Improving Group Brainstorming
Have you ever been in a brainstorming session and had a good idea that was a little "out there"? If so, you might have kept the idea to yourself, because you felt embarrassed about sharing it with your group.
After all, if the idea was too far-fetched or different, it might damage your reputation, right? However, you may have felt more comfortable sharing your ideas if they were "someone else's." This is where Rolestorming is useful.
This simple brainstorming technique encourages group members to take on other people's identities while brainstorming. This reduces the inhibitions that many people feel when sharing their ideas with a group, and it helps people come up with ideas that they may not have otherwise considered.
About the Tool
Rick Griggs developed the Rolestorming method in the early 1980s. Dr Arthur VanGundy then described it in his 2004 book, "101 Activities for Teaching Creativity and Problem-Solving."
Griggs developed the technique to help people overcome their inhibitions during group brainstorming sessions. The theory is that if you pretend to be someone else, you'll feel more comfortable putting ideas forward. This is because taking on another role distances you from owning an idea, which helps you speak up.
You can also come up with additional ideas when you look at a problem from someone else's perspective.
What's more, Rolestorming is fun, and it's great for helping team members feel more comfortable sharing ideas with each other. It also builds confidence, because shy or less assertive people feel empowered to speak up.
Using and Applying Rolestorming
Follow these steps to use Rolestorming with your group:
1. Brainstorm Obvious Ideas
First, conduct a regular brainstorming session with your group.
Not only will this generate some good initial ideas, but it will also highlight more obvious ideas. This leaves you free to expand your thinking and push boundaries in later steps.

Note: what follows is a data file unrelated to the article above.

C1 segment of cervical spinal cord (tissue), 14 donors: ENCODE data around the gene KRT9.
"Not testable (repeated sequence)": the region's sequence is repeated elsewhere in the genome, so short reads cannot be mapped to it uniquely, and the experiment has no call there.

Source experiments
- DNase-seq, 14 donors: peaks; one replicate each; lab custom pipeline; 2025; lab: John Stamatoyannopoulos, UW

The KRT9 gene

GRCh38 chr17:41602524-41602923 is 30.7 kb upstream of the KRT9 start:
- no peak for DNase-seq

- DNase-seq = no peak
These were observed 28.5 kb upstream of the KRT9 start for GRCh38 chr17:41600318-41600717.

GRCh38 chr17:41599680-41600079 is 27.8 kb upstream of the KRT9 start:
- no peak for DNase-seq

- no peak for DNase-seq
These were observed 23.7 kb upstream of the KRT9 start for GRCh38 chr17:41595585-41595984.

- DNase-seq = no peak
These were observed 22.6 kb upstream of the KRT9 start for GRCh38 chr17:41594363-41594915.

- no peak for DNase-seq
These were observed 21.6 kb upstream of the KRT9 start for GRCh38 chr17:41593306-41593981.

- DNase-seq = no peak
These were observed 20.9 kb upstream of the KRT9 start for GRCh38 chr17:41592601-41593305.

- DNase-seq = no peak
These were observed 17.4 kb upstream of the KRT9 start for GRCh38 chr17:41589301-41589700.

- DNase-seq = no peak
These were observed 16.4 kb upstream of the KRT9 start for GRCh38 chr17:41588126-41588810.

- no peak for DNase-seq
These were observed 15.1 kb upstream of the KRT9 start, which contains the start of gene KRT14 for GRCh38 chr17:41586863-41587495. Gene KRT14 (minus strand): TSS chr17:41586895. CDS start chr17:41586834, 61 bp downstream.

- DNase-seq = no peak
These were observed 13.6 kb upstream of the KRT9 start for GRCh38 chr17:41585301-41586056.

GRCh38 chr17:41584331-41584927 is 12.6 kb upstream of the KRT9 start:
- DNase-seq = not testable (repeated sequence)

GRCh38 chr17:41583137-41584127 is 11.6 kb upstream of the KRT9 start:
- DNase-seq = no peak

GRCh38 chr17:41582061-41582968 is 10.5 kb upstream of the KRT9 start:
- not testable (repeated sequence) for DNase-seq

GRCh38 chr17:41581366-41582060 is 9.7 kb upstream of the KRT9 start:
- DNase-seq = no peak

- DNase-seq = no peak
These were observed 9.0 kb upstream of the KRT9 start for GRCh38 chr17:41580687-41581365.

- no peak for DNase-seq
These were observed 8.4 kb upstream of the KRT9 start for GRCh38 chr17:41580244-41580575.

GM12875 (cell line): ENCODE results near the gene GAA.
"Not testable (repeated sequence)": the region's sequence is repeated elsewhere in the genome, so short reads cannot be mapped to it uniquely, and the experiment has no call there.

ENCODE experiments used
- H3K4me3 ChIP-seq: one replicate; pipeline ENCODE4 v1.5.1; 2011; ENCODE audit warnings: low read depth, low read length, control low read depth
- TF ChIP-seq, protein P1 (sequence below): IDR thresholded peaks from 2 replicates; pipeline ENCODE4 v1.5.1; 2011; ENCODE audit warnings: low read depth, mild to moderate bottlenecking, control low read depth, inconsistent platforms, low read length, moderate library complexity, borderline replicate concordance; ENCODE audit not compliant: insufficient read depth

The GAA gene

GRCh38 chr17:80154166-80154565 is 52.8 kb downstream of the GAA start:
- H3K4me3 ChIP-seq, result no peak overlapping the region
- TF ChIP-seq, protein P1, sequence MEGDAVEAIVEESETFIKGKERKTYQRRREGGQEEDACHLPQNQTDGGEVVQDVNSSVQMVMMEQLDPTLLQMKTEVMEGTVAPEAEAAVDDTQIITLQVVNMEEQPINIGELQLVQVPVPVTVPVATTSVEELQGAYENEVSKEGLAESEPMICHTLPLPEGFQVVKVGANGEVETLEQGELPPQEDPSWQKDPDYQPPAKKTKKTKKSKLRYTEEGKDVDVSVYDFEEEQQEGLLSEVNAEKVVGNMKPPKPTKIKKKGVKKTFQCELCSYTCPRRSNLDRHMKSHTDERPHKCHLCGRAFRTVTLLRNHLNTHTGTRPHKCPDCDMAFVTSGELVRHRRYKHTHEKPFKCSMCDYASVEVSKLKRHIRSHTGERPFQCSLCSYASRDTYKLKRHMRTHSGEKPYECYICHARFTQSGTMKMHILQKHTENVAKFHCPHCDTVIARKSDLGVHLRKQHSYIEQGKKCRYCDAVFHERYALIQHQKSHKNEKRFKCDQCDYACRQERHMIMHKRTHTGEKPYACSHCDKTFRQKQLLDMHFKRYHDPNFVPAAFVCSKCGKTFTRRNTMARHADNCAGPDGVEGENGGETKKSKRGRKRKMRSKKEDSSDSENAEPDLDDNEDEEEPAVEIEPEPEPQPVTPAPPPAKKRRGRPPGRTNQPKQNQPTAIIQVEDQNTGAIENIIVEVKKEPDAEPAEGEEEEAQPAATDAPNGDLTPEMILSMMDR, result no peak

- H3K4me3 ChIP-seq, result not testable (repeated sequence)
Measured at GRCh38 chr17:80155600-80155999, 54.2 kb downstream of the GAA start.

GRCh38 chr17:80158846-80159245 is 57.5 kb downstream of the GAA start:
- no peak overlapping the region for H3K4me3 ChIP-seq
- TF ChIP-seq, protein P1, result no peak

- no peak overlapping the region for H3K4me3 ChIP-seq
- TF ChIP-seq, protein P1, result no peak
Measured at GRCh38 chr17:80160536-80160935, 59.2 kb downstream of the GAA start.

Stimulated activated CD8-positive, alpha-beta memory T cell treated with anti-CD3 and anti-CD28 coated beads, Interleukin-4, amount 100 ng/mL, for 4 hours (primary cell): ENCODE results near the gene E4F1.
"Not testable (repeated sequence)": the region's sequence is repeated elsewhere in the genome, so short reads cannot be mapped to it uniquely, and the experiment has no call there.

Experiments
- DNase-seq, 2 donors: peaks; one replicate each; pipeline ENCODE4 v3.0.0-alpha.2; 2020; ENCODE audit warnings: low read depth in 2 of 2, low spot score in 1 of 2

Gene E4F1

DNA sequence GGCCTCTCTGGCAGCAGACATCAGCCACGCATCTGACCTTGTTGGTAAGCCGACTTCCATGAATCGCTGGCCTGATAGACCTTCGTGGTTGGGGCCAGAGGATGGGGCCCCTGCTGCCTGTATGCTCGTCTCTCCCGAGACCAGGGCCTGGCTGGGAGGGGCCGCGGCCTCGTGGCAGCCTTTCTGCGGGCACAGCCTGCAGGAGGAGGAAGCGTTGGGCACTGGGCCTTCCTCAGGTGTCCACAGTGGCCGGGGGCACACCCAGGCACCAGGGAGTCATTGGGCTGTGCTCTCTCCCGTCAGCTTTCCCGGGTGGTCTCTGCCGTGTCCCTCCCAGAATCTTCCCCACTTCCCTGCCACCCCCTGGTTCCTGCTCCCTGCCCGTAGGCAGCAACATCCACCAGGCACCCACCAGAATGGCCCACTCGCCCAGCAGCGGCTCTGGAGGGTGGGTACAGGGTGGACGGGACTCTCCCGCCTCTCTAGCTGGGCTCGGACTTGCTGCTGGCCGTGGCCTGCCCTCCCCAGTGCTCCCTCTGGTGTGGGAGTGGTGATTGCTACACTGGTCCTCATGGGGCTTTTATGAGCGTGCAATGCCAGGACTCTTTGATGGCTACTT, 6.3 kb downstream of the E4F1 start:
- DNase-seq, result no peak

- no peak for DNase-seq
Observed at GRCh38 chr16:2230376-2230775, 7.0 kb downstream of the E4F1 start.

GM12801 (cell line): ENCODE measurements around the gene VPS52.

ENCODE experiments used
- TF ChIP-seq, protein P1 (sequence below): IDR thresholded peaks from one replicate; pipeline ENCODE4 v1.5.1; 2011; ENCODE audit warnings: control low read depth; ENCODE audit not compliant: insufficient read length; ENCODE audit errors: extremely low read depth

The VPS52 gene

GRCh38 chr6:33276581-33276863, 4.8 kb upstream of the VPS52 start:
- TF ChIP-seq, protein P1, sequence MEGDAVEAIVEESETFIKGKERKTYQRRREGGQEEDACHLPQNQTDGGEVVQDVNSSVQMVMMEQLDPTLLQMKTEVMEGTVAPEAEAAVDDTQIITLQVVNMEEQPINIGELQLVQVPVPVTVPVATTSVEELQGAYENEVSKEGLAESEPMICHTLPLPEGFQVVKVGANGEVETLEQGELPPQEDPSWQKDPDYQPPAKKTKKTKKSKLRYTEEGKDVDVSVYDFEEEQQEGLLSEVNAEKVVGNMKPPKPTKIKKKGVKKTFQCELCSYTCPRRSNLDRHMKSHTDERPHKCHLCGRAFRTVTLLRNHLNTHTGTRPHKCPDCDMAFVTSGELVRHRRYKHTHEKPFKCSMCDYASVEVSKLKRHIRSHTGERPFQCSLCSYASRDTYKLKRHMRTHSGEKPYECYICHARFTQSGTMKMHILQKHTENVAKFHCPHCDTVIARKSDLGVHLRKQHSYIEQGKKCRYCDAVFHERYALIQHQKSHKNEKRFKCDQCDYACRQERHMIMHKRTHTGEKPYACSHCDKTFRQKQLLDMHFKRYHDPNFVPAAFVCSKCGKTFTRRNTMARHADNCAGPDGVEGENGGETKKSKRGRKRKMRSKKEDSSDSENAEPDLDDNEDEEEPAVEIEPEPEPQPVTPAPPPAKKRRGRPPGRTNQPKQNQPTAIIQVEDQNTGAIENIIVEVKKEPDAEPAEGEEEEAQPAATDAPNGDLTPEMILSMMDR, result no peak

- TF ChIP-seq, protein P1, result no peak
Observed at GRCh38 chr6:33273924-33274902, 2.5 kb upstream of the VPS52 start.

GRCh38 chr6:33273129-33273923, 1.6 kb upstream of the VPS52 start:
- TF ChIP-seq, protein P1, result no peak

2. Identify Roles
Next, decide which roles or identities you'll use. You can assign one role to each person in the group, or play the role collectively, moving on to another role when you're done.
The person you choose can be anyone, so long as it's a person not in the current group. Consider people such as a colleague, your boss, a major competitor, someone in public life, a leader from the past, or a friend or family member. Ideally, you should know enough about them to take on their identity for a short time. (They don't necessarily have to be associated with the problem you're trying to solve.)
3. Get Into Character
For each role, allow group members a few minutes to get into character. Use these questions to help with this:
- How does this person see the world?
- What is this person's personality or attitude likely to be?
- How would this person solve problems?
- What are this person's strengths and weaknesses?
Make an effort to get into the persona of the character: the more deeply you understand this person's feelings, worldview, and motivations, the better you can use this perspective to generate good ideas.
If someone on your team chooses to become a person that everyone knows, such as your boss, a client, or a colleague, make sure that they avoid characterizations that could be harmful or disrespectful.
4. Brainstorm in Character
When people have a good sense of the new identity they've taken on, start brainstorming ideas using these new perspectives. Encourage people to use phrases such as "My person..." or "My character..." when presenting ideas – this helps to create the distance that people need to speak freely.
Make sure that everyone in the group has an opportunity to speak up and share ideas. (Techniques like Round-Robin Brainstorming can be useful here.)
5. Repeat as Required
Repeat the exercise with as many different identities as you need, so that you can generate enough good ideas.
Rolestorming is a simple group brainstorming technique that encourages group members to take on someone else's identity and so come up with new ideas. It was developed by Rick Griggs.
To use the technique, group members simply take on the identity of someone else, and come up with ideas that they think the person would suggest.
The technique is useful because it helps to break down people's inhibitions about sharing ideas. It can also provoke better ideas, since you're looking at the problem from different perspectives.